The mainly 15th-century parish Church of St Andrew in Banwell, Somerset, England, is a Grade I listed building.
The body of the church has a nave with a clerestory, north and south aisles and a chancel. The font dates from the 12th century and there is a carved stone pulpit from the 15th century and a carved rood screen built and set up in 1552, which escaped the Reformation.
The 100 ft (30 m) high tower, which dates from around 1417, contains ten bells, dates from the 18th to 20th century and the clock is dated 1884. Bells dating from 1734 and 1742 were made by Thomas Bilbie, of the Bilbie family. On the western face of the tower is a representation of the Annunciation. In the Virgin Mary’s niche there is a lily pot symbol of purity, and a lily leaf motif also to be found in the font and pulpit.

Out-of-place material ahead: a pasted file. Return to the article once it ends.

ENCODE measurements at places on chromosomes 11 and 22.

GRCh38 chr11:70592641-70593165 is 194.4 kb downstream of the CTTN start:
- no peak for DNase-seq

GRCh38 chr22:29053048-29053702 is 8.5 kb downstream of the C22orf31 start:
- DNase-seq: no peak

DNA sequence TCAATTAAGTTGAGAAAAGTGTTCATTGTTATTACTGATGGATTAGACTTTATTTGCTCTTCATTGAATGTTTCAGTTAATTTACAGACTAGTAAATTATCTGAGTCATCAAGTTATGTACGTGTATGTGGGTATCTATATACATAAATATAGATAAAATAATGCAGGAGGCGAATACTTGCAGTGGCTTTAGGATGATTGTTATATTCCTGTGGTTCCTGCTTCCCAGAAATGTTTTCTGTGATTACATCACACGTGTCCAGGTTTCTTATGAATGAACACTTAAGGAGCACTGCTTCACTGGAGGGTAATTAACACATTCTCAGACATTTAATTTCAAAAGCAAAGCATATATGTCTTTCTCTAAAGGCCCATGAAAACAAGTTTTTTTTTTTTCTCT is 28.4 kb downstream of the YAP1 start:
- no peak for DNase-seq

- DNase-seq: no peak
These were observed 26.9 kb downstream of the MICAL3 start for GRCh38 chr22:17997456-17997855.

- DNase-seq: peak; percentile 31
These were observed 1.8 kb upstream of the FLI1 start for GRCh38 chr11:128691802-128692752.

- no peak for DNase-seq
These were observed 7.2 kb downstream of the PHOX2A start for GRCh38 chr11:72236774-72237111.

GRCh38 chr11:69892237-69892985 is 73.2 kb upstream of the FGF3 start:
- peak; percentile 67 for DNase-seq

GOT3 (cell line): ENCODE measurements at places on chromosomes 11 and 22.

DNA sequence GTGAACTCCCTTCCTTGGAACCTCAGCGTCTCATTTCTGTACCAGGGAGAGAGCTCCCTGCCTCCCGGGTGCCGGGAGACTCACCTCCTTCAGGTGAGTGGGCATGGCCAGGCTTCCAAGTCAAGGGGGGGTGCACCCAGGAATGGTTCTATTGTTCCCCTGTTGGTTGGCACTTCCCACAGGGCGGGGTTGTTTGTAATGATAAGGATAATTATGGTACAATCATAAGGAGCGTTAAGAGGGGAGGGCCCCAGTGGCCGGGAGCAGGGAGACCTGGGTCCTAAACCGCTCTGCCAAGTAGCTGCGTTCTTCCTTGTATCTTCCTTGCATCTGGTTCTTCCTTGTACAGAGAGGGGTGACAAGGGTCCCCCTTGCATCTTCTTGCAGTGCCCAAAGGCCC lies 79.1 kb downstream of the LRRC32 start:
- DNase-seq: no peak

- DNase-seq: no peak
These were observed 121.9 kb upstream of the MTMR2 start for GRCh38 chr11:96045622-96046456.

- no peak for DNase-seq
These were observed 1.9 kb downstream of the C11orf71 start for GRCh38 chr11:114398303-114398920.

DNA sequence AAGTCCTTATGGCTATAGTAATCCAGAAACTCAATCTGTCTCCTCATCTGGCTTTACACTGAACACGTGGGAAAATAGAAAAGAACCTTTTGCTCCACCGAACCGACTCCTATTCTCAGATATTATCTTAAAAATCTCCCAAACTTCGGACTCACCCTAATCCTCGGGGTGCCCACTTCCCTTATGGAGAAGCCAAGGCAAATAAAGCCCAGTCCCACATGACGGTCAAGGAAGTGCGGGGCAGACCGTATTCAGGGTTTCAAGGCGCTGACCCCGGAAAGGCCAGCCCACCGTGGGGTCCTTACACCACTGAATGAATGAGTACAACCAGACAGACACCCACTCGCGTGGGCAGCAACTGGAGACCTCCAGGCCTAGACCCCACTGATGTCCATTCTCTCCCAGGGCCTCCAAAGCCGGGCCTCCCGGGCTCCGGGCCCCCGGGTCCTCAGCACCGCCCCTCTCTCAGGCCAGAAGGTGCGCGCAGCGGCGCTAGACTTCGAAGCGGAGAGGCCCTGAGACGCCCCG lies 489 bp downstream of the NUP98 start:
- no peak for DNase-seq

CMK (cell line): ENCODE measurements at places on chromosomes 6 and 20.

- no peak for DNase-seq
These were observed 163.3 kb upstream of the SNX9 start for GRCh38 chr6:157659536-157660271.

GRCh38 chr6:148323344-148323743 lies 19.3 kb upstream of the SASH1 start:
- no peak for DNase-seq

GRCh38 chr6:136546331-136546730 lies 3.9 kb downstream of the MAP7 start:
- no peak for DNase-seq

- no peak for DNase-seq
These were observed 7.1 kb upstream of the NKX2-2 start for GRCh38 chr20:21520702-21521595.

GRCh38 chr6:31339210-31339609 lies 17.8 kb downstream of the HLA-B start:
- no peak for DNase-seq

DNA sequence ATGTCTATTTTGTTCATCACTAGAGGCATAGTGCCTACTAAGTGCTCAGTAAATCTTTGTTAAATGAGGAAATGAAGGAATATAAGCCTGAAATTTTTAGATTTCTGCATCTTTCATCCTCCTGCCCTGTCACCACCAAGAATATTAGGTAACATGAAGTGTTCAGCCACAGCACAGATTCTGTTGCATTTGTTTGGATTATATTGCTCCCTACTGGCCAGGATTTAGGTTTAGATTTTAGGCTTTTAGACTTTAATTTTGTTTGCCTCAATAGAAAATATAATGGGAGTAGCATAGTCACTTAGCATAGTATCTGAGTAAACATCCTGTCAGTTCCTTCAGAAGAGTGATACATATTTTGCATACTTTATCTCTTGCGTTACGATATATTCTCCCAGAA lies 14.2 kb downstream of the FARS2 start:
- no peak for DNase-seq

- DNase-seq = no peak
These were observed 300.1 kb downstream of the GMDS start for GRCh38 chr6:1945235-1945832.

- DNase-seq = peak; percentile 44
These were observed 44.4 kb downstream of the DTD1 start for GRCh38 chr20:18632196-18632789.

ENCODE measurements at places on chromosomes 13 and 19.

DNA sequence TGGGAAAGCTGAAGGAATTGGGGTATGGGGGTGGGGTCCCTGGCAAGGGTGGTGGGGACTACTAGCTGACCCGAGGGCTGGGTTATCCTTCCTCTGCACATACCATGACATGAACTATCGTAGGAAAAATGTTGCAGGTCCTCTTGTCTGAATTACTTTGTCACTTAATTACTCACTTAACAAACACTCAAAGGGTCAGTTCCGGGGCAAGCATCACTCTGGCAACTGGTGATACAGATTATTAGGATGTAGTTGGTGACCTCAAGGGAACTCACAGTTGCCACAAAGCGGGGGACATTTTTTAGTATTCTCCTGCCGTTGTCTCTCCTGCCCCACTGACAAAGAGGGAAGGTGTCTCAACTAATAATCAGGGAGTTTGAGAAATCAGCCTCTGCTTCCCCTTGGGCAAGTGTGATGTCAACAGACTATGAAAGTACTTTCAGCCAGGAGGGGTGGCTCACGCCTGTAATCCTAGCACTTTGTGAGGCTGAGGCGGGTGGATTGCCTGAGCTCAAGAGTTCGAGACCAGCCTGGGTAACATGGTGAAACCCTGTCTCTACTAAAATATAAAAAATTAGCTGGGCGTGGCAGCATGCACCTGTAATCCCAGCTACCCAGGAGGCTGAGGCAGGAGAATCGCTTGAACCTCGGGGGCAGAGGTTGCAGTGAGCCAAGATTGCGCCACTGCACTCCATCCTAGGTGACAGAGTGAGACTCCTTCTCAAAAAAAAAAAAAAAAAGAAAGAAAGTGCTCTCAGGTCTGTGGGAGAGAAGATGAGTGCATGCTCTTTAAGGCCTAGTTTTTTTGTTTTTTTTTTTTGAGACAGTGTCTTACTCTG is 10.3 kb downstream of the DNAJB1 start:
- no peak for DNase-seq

The churchyard contains the war grave of a Hampshire Regiment soldier of World War I.